When assessing the credibility of an individual's statements about pain or other symptoms and their functional effects, an ALJ must consider all of the evidence in the case record. See SSR 96-7p.*fn2 In instances where the individual attends an administrative proceeding conducted by the adjudicator, the adjudicator may also consider his or her own observations of the individual as part of the overall evaluation of the credibility of the individual's statements. Id.

In this case, the ALJ did not find Vanderwelle's testimony "to be fully credible or indicative of a disabling impairment . . ." (R. 233.) As the Appeals Council's decision recognized, the ALJ's credibility determination was flawed because his conclusions were based almost exclusively on his finding that Claimant's complaints were not consistent with the objective medical evidence in the record. See Myles v. Astrue, 582 F.3d 672, 677 (7th Cir. 2009) ("[A]n ALJ may not discredit testimony of pain solely because there is no objective medical evidence to support it."); see also Scheck v. Barnhart, 357 F.3d 697, 703 (7th Cir. 2004) (holding that the ALJ must also consider "(1) the claimant's daily activity; (2) the duration, frequency, and intensity of pain; (3) the precipitating and aggravating factors; (4) dosage, effectiveness, and side effects of medication; and (5) functional restrictions").

In its "clarification" of the ALJ's credibility analysis, the Appeals Council specifically noted that the decision improperly failed to address Vanderwelle's daily activities; the use of medications or reasons for their lack of use; pain relief treatment other than medication; and any other measures used to relieve pain, such as lying down, alternating sitting/standing, etc. (R. 224.) The Appeals Council then discussed Vanderwelle's activities as well as her use of medications and other treatments, concluding that her "symptoms could reasonably be accepted as consistent with the objective medical evidence and other evidence of record but not to the extent alleged or to preclude all work activity. Therefore, the claimant's statements of disabling pain are not credible." (R. 224-25.)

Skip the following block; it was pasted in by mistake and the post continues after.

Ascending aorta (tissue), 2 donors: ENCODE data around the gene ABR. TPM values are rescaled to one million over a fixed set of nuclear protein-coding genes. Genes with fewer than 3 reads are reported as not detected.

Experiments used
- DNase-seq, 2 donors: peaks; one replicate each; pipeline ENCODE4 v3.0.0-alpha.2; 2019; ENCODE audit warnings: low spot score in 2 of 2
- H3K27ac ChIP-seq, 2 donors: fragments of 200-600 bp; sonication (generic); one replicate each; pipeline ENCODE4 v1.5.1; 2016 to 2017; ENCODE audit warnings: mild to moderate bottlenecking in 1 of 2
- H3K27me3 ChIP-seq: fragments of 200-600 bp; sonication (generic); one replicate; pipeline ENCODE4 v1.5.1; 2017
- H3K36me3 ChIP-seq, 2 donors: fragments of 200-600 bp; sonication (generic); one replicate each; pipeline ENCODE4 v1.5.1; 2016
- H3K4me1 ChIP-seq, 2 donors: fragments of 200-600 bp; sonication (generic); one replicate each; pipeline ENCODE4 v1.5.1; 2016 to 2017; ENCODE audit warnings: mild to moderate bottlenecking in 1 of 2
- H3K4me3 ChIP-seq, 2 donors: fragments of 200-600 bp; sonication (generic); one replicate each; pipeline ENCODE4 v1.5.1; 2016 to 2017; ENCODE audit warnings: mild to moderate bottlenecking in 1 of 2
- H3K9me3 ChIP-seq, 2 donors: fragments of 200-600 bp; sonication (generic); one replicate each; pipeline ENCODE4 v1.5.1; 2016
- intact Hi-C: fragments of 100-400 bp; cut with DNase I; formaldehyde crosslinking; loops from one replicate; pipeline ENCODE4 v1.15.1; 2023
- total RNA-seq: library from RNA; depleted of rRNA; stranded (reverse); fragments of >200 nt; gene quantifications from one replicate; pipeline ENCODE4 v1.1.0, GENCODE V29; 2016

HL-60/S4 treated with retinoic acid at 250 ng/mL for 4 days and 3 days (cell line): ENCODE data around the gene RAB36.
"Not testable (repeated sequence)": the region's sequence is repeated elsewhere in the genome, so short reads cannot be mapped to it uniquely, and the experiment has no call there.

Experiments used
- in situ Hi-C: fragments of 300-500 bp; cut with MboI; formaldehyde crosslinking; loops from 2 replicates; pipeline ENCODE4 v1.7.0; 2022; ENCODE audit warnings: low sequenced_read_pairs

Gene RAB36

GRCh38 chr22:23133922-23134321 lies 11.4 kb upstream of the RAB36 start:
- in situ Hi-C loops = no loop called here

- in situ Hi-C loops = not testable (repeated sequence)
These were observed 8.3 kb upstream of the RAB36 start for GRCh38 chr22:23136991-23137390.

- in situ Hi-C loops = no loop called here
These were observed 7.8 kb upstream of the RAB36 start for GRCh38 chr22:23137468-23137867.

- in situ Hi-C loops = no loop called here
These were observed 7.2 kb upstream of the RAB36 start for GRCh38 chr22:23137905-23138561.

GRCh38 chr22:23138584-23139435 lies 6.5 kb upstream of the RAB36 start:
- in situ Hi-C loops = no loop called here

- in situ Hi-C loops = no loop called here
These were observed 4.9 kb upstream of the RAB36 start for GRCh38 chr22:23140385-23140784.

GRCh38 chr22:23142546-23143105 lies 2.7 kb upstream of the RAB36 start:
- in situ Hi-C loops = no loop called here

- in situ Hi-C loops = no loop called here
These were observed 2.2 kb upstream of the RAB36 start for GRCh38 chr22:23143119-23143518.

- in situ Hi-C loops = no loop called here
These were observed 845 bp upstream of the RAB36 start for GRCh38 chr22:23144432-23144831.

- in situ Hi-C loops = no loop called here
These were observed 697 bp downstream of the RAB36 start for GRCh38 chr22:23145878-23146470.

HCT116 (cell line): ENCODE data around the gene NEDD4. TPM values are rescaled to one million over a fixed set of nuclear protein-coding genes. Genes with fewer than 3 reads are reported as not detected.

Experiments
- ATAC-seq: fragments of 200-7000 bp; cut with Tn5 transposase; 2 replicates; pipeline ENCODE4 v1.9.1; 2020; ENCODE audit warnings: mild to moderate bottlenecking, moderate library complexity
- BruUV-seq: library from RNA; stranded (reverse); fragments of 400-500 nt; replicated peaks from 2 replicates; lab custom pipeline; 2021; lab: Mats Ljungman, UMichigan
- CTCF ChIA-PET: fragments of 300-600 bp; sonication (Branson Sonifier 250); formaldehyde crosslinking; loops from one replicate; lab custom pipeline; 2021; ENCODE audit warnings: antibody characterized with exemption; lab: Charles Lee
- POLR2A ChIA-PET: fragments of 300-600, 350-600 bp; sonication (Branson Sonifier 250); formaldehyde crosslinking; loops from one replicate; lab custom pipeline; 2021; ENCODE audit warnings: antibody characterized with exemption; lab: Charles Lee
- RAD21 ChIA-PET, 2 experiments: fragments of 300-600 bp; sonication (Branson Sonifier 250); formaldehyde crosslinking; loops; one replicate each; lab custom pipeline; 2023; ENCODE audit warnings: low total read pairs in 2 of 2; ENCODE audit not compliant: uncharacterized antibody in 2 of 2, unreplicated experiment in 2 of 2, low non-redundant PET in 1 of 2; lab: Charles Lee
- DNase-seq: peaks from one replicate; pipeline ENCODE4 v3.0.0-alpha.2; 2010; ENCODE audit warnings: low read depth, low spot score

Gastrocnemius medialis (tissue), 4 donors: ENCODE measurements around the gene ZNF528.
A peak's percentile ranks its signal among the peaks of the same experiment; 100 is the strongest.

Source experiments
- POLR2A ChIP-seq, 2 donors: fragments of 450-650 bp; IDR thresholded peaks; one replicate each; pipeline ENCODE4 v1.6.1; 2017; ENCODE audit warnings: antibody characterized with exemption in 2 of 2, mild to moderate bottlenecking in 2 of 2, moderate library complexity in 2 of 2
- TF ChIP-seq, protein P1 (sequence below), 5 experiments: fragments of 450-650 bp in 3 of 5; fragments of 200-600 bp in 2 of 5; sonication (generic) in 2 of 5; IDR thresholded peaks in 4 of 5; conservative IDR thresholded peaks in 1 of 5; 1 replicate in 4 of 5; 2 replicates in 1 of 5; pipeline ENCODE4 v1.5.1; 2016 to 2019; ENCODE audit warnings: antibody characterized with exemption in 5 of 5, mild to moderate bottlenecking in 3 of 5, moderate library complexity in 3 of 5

The Court finds that the Appeals Council's efforts to repair the ALJ's improper credibility finding are unpersuasive. The Court has been given no basis upon which to evaluate the Appeals Court's reasons for concluding that Vanderwelle's complaints are consistent with the objective medical and other evidence but yet not entirely credible.*fn3 The decision recites a litany of Vanderwelle's activities and treatments, but it is wholly unclear which one(s) undermined her credibility in relation to her complaints of pain. Indeed, the recitation of Vanderwelle's daily activities and treatment regimen could well be consistent with that of someone with disabling pain, including her inability to bend her head and neck to write or use a computer, or to work at a desk for more than a half hour at a time before lying down or sitting and resting her neck; her reliance on others to perform nearly all household tasks; and her decision to stop prescribed medications at various times due to their ineffectiveness or side effects. (R. 224.) The importance of the credibility determination is manifest, because if her complaints of pain are credited, she will be found disabled, pursuant to the VE's testimony. (See R. 544 (noting that there are no jobs for a person who is unable to look down at a desk or needs to sit in a recliner to reduce pressure on her neck)). The Court therefore finds that this case must be remanded back to the Commissioner for a full and fair analysis of Vanderwelle's credibility, consistent with relevant statutes, regulations, and case law.